Independent and FREE - 2021 Best Online Publication

Builder fined for contempt over rooftop tennis court

Independent and FREE – 2021 Best Online Publication (Qld Country Press)

Builder fined for contempt over rooftop tennis court


Judge fines and warns builder for not complying with order to dismantle rooftop tennis court

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A prominent builder who defied a court order to dismantle a rooftop entertainment area has been fined $5000 and warned “future contempt will be viewed even more seriously”.

Since 2019, Wayne Geoffrey Dwyer has been embroiled in a battle with Sunshine Coast Council over a controversial “third-tier” addition to his Minyama Island mansion.

This included a tennis court, lift and bar area with lighting and perimeter fencing, which attracted the ire of neighbours in the exclusive estate.

The Planning and Environment Court found the extensions were not approved and ordered him to restore the rooftop to its earlier condition.

Judge Glen Cash QC, in October dismissed an application by Mr Dwyer to delay the orders, saying: “I am satisfied beyond reasonable doubt, that the second respondent (Mr Dwyer) is in contempt of the enforcement order made on 10 November, 2020”.

After hearing from the parties as to what penalties would be appropriate, Judge Cash published his decision on Friday, January 14.

Judge Cash wrote: “the second respondent (Mr Dwyer) is fined in the amount of $5000 to be paid on or before 31 January, 2022, in default of which the second respondent is to appear without further notice in the District Court at Maroochydore at 9.30am on 7 February 2022 to show cause why he should not be dealt with according to law.”

The Minyama Island mansion with its controversial third tier Picture: Warren Lynam

“I was told that Mr Dwyer is 59 years old. He has lived in the house at Minyama for many years and had been a builder for 45 years before he retired. He was described as a man of good character who had no prior convictions of any kind.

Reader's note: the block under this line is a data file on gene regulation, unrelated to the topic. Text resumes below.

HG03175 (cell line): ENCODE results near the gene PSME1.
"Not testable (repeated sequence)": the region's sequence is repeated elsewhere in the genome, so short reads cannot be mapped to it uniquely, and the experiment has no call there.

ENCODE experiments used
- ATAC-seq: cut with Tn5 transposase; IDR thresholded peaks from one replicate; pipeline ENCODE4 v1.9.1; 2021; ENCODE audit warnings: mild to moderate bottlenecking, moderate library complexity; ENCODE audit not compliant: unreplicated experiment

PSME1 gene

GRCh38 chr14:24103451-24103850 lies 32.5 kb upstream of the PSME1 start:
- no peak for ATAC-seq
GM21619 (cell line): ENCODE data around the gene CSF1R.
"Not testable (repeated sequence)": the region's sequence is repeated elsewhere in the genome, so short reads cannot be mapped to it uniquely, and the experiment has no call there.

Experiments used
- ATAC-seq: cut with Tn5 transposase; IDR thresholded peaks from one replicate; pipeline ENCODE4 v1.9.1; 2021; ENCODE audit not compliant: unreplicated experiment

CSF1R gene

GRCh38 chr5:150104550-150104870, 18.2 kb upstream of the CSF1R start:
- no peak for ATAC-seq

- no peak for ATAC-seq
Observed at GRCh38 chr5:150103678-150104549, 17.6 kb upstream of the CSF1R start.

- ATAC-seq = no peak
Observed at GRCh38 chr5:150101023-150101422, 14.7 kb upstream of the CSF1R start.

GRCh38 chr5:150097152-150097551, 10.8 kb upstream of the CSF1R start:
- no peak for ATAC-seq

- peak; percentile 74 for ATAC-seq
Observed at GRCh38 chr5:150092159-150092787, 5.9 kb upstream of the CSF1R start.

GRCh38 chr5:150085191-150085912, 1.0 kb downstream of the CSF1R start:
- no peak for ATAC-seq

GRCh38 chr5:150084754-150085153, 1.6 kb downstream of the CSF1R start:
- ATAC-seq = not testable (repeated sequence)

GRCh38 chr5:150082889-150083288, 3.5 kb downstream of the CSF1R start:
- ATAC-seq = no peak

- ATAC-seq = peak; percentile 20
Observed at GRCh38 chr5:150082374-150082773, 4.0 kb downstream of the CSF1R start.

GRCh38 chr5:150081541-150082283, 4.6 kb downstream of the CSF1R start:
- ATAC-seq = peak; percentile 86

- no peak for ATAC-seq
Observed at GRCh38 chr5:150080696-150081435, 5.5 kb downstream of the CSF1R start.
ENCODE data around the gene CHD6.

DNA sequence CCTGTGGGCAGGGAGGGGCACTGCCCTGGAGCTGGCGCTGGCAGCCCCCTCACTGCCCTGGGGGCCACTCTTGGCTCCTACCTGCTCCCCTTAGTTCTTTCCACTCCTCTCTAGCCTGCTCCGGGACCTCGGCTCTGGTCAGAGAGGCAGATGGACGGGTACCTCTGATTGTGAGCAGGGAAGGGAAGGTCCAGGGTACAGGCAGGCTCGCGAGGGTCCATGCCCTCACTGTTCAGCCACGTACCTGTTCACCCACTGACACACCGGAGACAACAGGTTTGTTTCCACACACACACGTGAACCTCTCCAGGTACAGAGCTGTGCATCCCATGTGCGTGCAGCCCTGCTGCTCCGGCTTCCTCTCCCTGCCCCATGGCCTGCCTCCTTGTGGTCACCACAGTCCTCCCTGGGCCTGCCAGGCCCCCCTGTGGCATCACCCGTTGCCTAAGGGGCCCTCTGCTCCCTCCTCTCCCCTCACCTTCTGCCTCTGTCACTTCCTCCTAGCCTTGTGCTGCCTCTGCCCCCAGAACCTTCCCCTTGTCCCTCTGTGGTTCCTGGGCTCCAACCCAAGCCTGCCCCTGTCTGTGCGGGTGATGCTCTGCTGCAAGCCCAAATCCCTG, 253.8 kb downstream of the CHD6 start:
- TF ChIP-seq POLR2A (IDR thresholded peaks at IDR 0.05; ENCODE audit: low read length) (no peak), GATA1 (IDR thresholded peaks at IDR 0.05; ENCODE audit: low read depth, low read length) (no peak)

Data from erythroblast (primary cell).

“The applicant (Council) emphasised the serious nature of an offence of contempt and the need for the penalty to denounce Mr Dwyer’s conduct and act as a deterrent.

“The applicant submitted that a fine of between $10,000 and $15,000 was necessary to achieve these purposes.”

Judge Cash said that while he did not think that Mr Dwyer would have any difficulty paying a fine of $5000, it was “not the only punishment suffered”.

“He has faced these court proceedings during which he spent a substantial sum on legal representation. He also faces the expense of removing the unlawful works.

“In terms of securing compliance with the enforcement orders Mr Dwyer knows now, if he did not before, the gravity of his contempt and must understand that any future contempt will be viewed even more seriously.

“It was for these reasons that I concluded a fine of $5000 was appropriate.”

Judge Cash also extended the deadline for the rectification works from February 10 to March 31.

He said that Mr Dwyer deposed that he intended to comply with the enforcement order and that between October and December 2021, had removed most of the perimeter fence. The lift and lift overrun room remained.

“Mr Dwyer deposed that he and his son had made enquiries about removing the lift. The effect of their inquiries is that the lift cannot be removed until the middle of March 2022 … the rest of the roof structure will be removed one or two weeks after the lift is decommissioned.”

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Judge Cash said that while he was satisfied that Mr Dwyer had no lawful excuse for failing to comply with the enforcement order, he was not prepared to conclude that he set out to deliberately frustrate or delay compliance.

“… if Mr Dwyer has not complied with the orders by that time (March 31), he faces the prospect of a further allegation of contempt.”

Judge Cash said that Mr Dwyer accepted that he should pay the applicant’s costs of both the contempt proceeding and his own unsuccessful application of 24 September, 2021.